Flea Beetle


Flea Beetle

Genus Psylliodes


In a Nutshell

    Small shot-like holes (1-2 mm) and chewing damage on leavesInsects are darkly colored, sometimes with a shiny or metallic aspectLarvae live in the soil and feed on roots whereas adults feed on young plantsTubers are bored with narrow, straight tunnels of varying depths

Hosts: %1$s

· Bean · Pepper · Eggplant · Turnip · Pea · Cucumber · Pumpkin · Zucchini · Tomato · Cabbage · Lettuce · Potato · Additional · Onion · Maize · Okra ·


Adults feed on leaves. The damage appears as small scattered shot-like holes (1-2 mm), and small chewing cavities that do not cut across the leaf blade (pitting). A slight yellowing may occur around the damaged tissue. Tubers are bored with narrow, straight tunnels of varying depths depending on the species in question. Small raised bumps also may appear on the tuber surface as part of the damage.


There are many species of flea beetles affecting a variety of plants. Most adults are small (about 4mm), dark-colored, sometimes with a shiny or metallic aspect. They have an oval body and large hind legs for jumping. The larvae live in the soil and feed on roots or tubers whereas adults feed on young plants. Most flea beetles hibernate under plant residues, in the soil or on weeds around fields. They become active again during the spring. Depending on species and climate, 1 to 4 generations grow per year. Flea Beetles prefer warm, dry conditions.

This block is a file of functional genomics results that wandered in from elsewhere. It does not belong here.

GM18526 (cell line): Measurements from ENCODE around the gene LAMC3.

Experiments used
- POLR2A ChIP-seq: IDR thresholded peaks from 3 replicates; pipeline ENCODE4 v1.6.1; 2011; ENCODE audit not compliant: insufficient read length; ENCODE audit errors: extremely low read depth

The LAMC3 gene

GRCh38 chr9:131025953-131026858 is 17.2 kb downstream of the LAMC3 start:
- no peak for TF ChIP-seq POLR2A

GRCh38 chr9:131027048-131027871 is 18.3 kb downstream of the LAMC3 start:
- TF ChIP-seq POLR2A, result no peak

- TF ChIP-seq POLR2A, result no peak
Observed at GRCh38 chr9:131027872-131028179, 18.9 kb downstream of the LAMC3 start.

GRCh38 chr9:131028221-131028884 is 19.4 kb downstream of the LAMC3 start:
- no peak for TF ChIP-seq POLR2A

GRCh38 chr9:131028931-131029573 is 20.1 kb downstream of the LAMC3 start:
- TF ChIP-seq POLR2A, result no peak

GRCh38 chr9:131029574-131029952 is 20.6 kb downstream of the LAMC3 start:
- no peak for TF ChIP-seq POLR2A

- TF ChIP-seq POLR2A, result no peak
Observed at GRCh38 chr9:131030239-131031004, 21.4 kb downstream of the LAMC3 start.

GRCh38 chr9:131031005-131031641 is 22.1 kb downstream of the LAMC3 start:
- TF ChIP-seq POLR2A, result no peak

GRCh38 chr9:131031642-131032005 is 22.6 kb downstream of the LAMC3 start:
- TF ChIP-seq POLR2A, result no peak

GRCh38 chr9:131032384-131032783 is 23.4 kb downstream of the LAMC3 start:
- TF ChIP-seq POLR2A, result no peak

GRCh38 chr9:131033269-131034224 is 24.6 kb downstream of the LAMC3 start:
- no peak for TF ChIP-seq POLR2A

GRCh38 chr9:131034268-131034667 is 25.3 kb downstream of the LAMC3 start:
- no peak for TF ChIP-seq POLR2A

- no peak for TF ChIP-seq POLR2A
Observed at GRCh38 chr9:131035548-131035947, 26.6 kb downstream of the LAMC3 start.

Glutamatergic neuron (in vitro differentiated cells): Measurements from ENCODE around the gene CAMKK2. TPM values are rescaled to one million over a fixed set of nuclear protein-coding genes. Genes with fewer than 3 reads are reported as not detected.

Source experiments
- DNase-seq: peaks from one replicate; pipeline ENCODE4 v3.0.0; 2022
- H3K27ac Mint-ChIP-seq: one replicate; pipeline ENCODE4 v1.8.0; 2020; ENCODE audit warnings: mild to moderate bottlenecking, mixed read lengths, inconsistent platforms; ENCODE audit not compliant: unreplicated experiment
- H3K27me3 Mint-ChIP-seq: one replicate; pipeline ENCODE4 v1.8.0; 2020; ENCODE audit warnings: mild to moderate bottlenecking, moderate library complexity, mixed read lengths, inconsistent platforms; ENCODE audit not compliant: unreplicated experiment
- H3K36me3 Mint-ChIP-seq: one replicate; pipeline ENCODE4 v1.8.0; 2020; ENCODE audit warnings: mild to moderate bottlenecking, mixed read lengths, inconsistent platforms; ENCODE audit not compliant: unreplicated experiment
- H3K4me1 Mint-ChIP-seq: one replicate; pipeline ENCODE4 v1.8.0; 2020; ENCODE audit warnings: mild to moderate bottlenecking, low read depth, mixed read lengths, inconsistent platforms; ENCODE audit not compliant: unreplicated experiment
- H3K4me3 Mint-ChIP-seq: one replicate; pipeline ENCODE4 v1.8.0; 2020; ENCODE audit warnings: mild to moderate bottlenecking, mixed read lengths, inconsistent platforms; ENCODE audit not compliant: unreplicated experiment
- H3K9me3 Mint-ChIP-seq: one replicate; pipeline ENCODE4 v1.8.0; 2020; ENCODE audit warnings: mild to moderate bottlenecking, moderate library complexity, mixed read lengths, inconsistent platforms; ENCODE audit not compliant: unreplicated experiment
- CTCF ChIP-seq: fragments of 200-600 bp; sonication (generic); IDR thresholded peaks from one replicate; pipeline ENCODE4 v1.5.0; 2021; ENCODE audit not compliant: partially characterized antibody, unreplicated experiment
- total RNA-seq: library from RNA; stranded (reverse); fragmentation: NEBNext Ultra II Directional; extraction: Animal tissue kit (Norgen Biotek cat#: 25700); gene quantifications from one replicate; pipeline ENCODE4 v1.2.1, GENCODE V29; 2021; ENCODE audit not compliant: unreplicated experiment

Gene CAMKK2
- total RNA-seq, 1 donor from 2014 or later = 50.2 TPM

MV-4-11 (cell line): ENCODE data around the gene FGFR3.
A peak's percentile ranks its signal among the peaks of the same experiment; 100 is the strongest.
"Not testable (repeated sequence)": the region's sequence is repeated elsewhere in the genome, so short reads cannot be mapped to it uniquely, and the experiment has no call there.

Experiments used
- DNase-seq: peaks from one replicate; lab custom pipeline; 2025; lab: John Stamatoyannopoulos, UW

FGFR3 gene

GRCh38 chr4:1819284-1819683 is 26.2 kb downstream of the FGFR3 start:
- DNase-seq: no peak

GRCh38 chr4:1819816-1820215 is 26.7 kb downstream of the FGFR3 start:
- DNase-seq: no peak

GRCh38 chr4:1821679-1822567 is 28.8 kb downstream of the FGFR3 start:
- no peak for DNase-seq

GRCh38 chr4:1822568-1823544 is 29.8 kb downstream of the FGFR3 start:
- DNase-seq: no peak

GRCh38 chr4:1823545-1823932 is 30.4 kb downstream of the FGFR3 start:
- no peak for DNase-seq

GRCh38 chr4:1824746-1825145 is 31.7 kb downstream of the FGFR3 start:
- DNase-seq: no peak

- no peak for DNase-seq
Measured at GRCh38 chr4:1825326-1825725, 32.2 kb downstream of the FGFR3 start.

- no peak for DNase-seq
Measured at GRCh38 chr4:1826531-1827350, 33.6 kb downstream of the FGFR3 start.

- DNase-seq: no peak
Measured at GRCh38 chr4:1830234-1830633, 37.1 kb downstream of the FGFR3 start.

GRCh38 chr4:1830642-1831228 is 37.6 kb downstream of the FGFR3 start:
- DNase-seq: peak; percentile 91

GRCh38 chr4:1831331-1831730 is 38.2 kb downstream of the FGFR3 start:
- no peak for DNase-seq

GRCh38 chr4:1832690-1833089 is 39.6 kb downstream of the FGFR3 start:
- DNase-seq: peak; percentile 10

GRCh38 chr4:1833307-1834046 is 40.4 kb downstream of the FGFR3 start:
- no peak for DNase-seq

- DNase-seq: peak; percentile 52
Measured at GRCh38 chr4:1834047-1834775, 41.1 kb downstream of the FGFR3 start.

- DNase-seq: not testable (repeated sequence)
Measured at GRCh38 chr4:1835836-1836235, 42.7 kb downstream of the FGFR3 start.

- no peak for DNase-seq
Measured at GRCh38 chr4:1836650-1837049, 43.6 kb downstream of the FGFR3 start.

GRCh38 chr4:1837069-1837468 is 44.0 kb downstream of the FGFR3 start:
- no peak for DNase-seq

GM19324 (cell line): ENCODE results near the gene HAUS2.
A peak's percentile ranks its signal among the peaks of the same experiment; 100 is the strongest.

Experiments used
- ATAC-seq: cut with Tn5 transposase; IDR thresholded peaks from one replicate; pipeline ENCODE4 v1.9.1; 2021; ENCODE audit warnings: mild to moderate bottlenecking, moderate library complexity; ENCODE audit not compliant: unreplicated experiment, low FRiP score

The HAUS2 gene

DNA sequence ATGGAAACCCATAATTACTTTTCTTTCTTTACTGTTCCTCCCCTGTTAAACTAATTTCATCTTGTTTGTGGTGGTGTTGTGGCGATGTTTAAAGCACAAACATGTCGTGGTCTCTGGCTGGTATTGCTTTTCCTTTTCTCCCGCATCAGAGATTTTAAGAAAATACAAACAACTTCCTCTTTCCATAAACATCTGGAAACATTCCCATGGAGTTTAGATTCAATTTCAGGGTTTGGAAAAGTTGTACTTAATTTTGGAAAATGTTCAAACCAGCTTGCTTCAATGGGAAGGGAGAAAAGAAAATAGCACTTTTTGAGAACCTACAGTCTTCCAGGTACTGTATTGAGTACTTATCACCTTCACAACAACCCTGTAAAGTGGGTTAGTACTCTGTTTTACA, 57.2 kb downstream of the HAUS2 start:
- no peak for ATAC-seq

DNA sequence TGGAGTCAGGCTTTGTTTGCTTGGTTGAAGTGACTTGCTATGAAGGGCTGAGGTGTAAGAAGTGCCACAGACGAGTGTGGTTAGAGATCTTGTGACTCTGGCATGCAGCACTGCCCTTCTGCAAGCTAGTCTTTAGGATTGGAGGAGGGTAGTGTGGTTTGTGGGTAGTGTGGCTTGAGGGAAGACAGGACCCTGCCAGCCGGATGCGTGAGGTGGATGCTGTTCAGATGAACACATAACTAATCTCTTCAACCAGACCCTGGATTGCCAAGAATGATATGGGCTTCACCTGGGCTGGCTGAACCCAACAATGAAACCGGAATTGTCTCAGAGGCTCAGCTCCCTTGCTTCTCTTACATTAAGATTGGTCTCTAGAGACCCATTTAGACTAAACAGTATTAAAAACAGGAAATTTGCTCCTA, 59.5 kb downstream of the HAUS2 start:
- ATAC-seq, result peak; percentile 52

Biological Control

The larvae of lacewing (Chrysopa spp.), adult damsel bugs (Nabis spp.) and some parasitoid wasps feed on or kill adult flea beetles. Some nematodes also kill the larvae that live in the soil. Fungal pathogens, insecticidal soaps or the bacterial insecticide Spinosad can be used to reduce populations.

Chemical Control

Always consider an integrated approach with preventive measures together with biological treatments if available. Insecticides should be applied during the beetle's susceptible period, that is when they appear on the leaves. Products based on acetamiprid, carbaryl, malathion and permethrin work well to control populations.

Preventive Measures

    Mulches interfere with the egg-laying and the larval stagesMonitor your plants, especially in springAdjust planting times (earlier or later) to avoid periods of peak adult activitySupply the plants with essential nutrients and waterPlant trap crops that are attractive to the flea beetlePlant non-hosts plants that repel or block insect pestsRid your field of weeds or other host plantsRemove refuge sites by plowing and destroying crop residues


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